"That's a prime example of what toughness is all about," said Stansbury. "You lose your best player, you have to find a way to dig in."
The Bulldogs were in a dig-in situation already, and Harper admitted that the Alabama loss was still vivid in many minds. That defeat keyed the lineup change putting Power at off-guard and Harper into the lineup at small forward, as Stansbury went with his most experienced and "toughest" grouping.
There were some positive early signs, too, such as outside shooting. After missing all 11 attempts in Tuscaloosa the Dogs hit a pair of three-pointers, both by Power, and took a 10-4 lead. It didn't last long as the Gamecocks attacked with Kelly cutting down the lane or Carlos Powell on the baseline. A 7-0 run put USC in front by 13:01.
And play on both sides was sloppy, even reckless, most of the half with unforced turnovers and unnecessary shots. A frustrated Roberts had to dunk to get his first basket, at 9:54, but halfcourt offense was lacking on either end. South Carolina eased in front 23-18 with five minutes left to halftime, before Roberts shook free to score 10 of his team's final 13 points and forge a 31-31 intermission deadlock.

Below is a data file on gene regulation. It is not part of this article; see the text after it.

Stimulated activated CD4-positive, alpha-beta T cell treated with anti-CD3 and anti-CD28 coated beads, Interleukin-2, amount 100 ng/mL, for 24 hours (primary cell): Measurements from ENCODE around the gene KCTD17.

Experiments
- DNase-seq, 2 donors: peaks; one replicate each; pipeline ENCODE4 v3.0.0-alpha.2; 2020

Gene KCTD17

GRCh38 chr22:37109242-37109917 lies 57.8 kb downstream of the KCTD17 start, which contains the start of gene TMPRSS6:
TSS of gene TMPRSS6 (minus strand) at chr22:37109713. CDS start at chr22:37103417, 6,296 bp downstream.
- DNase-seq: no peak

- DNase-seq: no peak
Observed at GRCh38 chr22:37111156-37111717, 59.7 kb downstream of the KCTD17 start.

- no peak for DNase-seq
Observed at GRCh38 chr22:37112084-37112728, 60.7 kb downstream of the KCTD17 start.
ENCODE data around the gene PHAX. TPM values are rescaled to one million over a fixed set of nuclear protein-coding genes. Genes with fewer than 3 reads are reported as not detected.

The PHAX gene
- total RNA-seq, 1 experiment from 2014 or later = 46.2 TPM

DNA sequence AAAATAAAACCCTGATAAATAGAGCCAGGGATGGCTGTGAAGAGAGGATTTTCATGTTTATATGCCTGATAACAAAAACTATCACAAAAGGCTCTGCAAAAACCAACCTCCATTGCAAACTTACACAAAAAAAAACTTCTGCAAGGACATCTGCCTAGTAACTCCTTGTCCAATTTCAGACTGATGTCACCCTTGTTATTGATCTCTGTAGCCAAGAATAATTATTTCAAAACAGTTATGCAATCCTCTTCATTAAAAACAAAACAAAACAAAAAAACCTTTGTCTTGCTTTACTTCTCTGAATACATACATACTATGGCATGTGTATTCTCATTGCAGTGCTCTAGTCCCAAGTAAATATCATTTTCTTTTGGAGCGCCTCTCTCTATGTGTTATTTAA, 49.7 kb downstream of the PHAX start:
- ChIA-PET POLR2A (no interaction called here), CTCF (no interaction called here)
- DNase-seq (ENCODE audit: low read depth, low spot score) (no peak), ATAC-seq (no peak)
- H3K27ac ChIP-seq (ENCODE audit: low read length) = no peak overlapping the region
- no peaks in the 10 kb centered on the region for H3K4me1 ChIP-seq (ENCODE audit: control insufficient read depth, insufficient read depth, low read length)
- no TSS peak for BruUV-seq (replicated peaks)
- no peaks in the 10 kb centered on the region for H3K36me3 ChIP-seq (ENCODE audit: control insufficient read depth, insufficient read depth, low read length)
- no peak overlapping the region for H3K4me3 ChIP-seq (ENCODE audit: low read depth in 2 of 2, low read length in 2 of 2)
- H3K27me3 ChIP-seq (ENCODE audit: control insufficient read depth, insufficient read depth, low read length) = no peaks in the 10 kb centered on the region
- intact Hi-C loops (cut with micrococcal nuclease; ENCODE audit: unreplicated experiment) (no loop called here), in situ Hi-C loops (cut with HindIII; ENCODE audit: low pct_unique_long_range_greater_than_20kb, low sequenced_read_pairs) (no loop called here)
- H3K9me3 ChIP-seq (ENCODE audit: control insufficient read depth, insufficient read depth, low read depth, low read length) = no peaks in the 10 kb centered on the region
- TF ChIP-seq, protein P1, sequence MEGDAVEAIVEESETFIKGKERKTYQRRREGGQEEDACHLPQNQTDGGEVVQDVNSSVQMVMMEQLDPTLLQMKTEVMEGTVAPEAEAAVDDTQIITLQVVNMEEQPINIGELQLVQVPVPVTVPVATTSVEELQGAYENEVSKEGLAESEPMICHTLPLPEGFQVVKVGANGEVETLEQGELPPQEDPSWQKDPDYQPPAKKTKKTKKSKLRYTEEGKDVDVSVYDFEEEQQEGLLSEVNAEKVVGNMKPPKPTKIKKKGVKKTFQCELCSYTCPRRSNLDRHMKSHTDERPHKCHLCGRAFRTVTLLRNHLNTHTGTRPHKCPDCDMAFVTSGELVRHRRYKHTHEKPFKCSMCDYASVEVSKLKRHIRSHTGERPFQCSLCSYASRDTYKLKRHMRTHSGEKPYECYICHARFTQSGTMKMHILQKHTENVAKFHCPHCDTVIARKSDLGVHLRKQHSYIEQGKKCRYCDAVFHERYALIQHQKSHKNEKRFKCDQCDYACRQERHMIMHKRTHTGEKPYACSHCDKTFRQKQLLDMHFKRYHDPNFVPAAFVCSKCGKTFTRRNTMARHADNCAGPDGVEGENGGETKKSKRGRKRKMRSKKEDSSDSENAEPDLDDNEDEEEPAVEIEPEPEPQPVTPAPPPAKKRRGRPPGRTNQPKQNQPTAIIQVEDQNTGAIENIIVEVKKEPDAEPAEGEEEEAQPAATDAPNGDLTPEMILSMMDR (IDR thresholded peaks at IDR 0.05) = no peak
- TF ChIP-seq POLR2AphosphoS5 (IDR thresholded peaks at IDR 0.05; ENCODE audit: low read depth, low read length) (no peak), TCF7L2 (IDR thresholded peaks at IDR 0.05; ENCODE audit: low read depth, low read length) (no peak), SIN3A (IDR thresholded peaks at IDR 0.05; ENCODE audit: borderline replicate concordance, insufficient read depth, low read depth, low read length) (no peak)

Roberts and Campbell combined four eight points to open the new half, three of the four buckets on rebounds, and force a USC timeout at 42-37. Whatever was said in the huddle worked as the Gamecocks regained the lead, 45-44 on an acrobatic layup by Kelly. Roberts re-tied the count before drawing that fourth foul.
As it turned out, the Bulldogs were able to get the job done anyway, which in the long run might do as much for team confidence as if they had coasted to a routine victory. "This team showed me something," Stansbury said, "and it's something to build on."
The win was State's tenth-straight victory at The Hump dating back to last season, and the fourth-consecutive success in the series with South Carolina. The Dogs also can savor this one a bit longer than usual, as they do not play again until next Saturday afternoon at LSU. Certainly beating South Carolina eased the lingering sting of the midweek setback.
"It was very important for us to win this game," Slater said.